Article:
Specialties showing promise, marketers say

05/17/2013 11:14:00 AM
Jim Offner

What pepper marketers have been doing to get new varieties into the hands and shopping baskets of consumers seems to be working.

According to the Nielsen Perishables Group, West Dundee, Ill., varieties other than green and red sweet bell peppers showed the most dramatic sales volume growth from last February to this February.

Uesugi Farms Inc., based in Gilroy, Calif., places its specialty emphasis on ghost peppers, said Damon Barkdull, salesman.

“Like anything in specialties, people are looking for something new to offer their customers,” he said.

Ghost peppers are not the briskest-selling item, but it does help to stir interest in the pepper category, Barkdull said.

“It will create some volume in the produce department, bring in that consumer that’s looking for something a little bit different,” Barkdull said.

The ghost, or bhut jolokia, pepper, ranked on the Scoville scale as one of the hottest peppers on the market, gets a lot of requests, he said.

“People ask us all the time, ‘Who’s out there selling that thing? Is it the Hispanic retail chain or the higher-end retail chain?’” Barkdull said.

It’s a fast-seller in the Midwest, he said.

Mini sweets

Miniature sweet peppers are gaining popularity for Coachella, Calif.-based Prime Time International, but there are plenty of other varieties that do well there, said Mike Aiton, marketing director.

“We have anaheim, jalapeño, yellow peppers and a few fresno peppers, and I think we have a good complement of all sizes, shapes and flavors of peppers,” Aiton said.

Marketing those items is best left to individual retailers, he said.

“But certainly the most important thing is to put out their flavor profiles and what their usages are, because I think there’s confusion, even with the mini sweet peppers. People see the red peppers in the bag and think they must be hot because they’re smaller and they have that shape of the hotter ones,” he said.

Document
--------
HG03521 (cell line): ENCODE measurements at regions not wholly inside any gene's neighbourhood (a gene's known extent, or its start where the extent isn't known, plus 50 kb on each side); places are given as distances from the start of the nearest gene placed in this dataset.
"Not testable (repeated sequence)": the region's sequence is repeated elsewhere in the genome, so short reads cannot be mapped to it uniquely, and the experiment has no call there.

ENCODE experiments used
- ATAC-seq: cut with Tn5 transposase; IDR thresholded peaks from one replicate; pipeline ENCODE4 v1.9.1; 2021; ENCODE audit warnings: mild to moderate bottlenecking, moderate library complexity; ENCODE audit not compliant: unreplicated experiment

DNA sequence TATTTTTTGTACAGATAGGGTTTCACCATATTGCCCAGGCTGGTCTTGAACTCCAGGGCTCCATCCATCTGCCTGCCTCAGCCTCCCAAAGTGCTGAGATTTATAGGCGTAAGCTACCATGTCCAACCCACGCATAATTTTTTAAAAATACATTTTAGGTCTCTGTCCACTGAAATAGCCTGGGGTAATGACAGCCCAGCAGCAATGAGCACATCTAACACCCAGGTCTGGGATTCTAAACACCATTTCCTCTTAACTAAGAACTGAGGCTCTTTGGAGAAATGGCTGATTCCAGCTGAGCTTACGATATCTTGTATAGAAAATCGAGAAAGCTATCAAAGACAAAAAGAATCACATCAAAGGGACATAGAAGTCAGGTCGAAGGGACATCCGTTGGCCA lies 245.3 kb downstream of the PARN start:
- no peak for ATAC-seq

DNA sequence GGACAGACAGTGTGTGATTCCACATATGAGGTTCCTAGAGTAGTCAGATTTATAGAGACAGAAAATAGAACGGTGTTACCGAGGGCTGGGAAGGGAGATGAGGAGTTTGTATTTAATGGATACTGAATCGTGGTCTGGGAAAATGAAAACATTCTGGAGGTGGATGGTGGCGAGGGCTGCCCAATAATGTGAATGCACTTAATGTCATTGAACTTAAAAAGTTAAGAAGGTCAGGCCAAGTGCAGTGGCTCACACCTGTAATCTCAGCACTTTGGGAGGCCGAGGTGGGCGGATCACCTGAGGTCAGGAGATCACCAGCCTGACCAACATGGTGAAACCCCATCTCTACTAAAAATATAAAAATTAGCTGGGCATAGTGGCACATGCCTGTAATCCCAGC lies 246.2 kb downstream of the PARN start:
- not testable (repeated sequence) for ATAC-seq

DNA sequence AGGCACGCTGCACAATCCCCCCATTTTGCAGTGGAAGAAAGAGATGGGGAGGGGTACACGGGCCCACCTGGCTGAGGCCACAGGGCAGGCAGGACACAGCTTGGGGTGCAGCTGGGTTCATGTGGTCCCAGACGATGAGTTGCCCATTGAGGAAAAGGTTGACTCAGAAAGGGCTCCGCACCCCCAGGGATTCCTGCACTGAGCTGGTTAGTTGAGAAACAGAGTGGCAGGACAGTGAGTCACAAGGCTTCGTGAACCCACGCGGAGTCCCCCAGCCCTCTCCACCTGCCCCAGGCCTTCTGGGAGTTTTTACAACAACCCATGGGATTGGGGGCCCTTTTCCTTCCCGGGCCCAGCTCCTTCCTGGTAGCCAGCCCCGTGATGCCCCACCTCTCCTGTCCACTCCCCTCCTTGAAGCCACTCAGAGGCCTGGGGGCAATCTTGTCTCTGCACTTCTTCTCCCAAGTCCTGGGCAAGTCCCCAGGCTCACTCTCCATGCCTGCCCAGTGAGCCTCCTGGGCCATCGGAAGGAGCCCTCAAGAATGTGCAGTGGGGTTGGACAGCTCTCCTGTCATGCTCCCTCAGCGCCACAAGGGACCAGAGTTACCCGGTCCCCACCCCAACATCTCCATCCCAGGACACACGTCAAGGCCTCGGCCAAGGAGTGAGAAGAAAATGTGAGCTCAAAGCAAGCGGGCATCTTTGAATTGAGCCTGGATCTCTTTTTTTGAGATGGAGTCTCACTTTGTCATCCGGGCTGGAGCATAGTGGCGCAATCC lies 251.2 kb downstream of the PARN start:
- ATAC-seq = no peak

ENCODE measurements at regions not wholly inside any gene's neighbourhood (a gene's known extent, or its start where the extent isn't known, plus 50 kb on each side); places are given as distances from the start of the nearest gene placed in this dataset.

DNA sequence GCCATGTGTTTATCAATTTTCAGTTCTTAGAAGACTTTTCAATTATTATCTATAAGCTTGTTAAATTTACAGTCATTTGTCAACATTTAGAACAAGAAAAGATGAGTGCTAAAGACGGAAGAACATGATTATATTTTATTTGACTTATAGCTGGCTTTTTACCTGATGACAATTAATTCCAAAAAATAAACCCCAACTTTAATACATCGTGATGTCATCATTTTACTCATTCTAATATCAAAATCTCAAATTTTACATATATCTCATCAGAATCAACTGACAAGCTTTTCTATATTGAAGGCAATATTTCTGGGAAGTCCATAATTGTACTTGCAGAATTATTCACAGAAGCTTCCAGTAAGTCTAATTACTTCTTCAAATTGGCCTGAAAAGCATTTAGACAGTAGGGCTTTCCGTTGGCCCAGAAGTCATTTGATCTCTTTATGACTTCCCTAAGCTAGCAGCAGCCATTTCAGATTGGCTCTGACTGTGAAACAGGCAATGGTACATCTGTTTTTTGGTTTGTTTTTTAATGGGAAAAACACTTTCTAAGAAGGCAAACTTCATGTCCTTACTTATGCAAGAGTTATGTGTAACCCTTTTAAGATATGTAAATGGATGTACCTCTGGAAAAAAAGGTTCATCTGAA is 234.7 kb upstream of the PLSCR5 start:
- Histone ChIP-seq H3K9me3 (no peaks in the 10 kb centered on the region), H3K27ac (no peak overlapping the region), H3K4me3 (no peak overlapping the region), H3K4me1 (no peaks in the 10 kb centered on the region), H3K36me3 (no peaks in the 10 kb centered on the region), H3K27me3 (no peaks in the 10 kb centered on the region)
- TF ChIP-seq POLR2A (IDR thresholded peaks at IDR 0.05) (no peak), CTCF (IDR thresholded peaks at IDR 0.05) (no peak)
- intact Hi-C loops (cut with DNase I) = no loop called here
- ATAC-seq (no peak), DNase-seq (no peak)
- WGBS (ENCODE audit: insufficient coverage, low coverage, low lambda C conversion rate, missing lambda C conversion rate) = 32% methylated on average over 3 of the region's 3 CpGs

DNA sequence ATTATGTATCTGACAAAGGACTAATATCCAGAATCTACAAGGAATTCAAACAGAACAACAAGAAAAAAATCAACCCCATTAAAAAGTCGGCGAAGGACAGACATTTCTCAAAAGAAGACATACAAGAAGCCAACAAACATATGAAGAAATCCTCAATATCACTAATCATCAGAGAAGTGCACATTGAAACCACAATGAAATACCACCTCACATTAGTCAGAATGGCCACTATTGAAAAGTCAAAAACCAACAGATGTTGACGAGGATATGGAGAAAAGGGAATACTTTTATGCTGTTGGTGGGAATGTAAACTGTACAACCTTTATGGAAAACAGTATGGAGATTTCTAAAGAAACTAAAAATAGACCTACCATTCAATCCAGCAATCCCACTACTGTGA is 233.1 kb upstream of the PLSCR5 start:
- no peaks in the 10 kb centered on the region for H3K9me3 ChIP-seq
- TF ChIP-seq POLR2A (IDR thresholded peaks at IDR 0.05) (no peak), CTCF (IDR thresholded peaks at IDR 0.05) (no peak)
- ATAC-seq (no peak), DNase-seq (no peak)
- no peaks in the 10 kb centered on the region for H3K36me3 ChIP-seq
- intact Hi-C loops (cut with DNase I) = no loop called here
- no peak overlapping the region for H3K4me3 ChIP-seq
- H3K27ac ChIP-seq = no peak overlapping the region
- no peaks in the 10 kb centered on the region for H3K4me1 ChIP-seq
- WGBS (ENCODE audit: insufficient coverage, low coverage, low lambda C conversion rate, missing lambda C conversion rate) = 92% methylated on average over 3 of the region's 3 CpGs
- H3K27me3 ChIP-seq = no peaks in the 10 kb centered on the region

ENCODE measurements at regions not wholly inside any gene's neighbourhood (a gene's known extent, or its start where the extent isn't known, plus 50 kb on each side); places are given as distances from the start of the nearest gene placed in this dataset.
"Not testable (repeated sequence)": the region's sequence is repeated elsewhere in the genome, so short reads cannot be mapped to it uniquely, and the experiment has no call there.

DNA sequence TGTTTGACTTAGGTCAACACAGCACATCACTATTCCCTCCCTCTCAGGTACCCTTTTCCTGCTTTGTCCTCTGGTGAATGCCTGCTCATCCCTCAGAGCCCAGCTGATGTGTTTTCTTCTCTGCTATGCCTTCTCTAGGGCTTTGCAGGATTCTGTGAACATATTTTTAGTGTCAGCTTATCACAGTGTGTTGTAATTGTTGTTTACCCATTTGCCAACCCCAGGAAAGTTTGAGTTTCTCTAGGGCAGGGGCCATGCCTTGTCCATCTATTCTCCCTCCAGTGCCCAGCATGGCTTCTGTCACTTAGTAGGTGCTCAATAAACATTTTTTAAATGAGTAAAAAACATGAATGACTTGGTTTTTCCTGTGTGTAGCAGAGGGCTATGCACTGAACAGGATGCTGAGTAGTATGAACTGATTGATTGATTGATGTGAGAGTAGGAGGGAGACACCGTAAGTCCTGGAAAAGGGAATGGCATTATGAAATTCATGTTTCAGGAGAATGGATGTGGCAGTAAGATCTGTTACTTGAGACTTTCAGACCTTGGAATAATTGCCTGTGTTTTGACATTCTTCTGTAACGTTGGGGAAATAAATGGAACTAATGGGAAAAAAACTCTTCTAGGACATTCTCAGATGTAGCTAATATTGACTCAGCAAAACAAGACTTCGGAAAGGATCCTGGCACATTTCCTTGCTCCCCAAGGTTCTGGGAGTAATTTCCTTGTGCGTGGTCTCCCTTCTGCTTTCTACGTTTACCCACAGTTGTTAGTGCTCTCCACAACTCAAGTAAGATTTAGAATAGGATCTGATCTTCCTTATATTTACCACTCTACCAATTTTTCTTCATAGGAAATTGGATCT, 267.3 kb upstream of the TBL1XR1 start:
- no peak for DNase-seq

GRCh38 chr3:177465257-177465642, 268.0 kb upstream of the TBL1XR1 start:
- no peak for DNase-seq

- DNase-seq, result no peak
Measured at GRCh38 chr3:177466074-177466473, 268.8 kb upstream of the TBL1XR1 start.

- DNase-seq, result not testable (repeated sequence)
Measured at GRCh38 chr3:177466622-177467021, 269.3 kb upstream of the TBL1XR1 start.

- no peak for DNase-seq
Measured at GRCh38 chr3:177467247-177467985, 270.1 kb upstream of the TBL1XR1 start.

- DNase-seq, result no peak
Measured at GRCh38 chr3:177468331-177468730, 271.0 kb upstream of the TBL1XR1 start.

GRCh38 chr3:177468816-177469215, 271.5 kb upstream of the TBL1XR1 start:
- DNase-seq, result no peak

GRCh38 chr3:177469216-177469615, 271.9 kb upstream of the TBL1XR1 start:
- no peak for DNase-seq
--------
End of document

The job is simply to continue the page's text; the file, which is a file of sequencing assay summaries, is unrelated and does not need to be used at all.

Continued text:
It’s an educational process that familiarizes consumers to an array of flavor profiles, Aiton said.

“It’s not unusual for a conventional produce department to have 12 different stock-keeping units of peppers and sometimes even more,” he said.

Flavors, color combinations and display formats can vary, but all can work well, said Peter Quiring, president of Nature Fresh Farms, a Leamington, Ontario-based hothouse grower-shipper.

“Some are going in bags, a lot of them are being displayed loose on the shelf and there’s a price per pound, and they’re sold a lot like bell peppers,” he said.

Flavor experimentation

Consumers are looking for new flavors, and it’s good to make as many available as possible, said Ben Wiers, vice president of operation for Wiers Farm in Willard, Ohio.

Consumers also are looking to experiment at home, Wiers said.

“They make their own salsas when it’s in their season locally, so I think we’re seeing some additional growth and product movement through that,” he said.

Demographics also are playing a role.

“The Hispanic population has grown in the U.S. also, so that’s another reason for it,” Wiers said.

New varieties need multiple trials to gain traction, said Joe Sbrocchi, vice president of sales with Kingsville, Ontario-based greenhouse pepper grower-shipper Mastronardi Produce Ltd.

“Inducing trial is a key tactic, multiple times over the course of an introductory campaign,” he said.

“Try for at least 10 customer interactions to create the necessary traction in usage.”



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